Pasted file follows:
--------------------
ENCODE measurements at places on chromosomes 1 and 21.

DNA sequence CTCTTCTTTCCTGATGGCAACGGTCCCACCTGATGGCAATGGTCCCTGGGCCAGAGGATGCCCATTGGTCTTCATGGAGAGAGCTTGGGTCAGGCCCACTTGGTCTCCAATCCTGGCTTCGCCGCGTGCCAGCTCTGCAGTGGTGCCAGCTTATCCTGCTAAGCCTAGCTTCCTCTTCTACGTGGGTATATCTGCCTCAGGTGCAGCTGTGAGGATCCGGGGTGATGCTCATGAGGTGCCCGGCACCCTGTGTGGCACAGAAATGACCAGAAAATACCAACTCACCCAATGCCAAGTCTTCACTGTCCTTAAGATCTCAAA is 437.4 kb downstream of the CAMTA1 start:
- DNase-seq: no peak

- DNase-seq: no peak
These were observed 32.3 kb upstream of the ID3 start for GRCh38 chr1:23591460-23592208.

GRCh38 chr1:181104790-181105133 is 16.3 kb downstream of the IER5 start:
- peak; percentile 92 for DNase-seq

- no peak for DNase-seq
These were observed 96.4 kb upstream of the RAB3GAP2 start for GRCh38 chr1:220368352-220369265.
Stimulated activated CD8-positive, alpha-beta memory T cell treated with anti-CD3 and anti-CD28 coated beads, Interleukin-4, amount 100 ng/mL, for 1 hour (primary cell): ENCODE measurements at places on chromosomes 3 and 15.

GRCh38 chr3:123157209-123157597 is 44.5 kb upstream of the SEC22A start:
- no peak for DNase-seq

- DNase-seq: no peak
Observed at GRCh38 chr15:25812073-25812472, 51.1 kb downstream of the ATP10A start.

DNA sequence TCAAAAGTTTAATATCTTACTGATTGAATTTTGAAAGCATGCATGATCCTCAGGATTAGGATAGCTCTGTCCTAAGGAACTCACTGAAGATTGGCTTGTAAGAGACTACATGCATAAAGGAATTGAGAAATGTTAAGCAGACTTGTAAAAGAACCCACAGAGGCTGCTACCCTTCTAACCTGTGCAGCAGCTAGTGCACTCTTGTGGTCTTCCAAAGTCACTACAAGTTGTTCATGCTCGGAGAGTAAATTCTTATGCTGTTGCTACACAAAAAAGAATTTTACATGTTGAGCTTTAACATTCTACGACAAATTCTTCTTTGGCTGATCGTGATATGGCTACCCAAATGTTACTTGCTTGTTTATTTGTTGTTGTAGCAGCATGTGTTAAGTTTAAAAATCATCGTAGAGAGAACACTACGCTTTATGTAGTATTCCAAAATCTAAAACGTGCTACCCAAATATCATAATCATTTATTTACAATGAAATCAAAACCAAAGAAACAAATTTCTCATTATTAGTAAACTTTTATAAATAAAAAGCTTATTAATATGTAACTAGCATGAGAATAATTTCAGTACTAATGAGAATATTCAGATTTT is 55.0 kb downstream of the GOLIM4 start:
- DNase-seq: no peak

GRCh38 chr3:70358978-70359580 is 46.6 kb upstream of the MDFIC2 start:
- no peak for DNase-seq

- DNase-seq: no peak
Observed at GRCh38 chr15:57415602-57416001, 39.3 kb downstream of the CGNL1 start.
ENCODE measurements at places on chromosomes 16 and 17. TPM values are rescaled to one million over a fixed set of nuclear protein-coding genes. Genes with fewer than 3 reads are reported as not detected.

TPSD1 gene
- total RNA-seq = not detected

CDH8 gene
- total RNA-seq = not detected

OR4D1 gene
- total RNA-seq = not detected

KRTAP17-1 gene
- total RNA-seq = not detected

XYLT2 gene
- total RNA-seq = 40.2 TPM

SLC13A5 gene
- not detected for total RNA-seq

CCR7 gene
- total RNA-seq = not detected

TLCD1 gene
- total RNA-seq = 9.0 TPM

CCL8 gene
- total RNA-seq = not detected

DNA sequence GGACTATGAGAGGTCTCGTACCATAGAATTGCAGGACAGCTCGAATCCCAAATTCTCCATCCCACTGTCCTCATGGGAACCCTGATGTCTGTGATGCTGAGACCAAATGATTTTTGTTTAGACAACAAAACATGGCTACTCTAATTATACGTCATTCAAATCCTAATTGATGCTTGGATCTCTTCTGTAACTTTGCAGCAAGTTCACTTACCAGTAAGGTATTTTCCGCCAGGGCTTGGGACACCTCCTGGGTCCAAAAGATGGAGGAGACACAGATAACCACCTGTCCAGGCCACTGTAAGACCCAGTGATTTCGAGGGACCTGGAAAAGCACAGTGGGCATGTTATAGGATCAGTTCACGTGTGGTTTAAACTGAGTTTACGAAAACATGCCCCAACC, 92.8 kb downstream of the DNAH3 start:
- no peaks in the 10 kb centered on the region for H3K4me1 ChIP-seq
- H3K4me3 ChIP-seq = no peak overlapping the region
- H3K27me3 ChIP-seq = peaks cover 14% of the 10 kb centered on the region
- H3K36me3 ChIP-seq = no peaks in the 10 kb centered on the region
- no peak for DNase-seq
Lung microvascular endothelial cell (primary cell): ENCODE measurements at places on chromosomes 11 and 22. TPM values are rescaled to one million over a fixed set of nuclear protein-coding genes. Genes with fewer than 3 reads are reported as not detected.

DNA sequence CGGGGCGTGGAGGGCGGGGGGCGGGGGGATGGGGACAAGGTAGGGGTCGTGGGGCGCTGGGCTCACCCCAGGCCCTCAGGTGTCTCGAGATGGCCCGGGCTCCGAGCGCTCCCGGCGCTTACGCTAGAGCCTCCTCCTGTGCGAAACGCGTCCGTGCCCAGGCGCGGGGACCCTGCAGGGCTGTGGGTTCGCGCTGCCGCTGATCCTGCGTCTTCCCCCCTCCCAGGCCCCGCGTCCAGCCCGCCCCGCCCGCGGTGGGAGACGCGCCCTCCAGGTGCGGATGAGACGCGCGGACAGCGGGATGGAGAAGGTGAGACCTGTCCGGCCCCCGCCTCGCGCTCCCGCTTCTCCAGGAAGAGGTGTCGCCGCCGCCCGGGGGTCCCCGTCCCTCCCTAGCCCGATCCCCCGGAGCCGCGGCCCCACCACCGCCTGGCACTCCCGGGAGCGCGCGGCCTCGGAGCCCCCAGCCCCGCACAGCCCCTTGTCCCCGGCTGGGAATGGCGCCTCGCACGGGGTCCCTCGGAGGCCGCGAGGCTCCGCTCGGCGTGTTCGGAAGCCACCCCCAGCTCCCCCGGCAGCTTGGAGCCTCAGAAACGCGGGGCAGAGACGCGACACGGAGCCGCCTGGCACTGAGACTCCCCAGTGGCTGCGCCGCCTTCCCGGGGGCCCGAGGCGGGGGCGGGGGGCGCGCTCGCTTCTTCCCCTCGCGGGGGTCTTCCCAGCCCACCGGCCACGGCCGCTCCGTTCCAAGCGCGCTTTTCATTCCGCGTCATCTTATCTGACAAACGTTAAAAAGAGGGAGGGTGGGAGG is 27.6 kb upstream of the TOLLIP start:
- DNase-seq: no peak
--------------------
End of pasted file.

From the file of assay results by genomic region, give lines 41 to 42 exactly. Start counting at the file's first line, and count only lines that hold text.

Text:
- no peaks in the 10 kb centered on the region for H3K4me1 ChIP-seq
- H3K4me3 ChIP-seq = no peak overlapping the region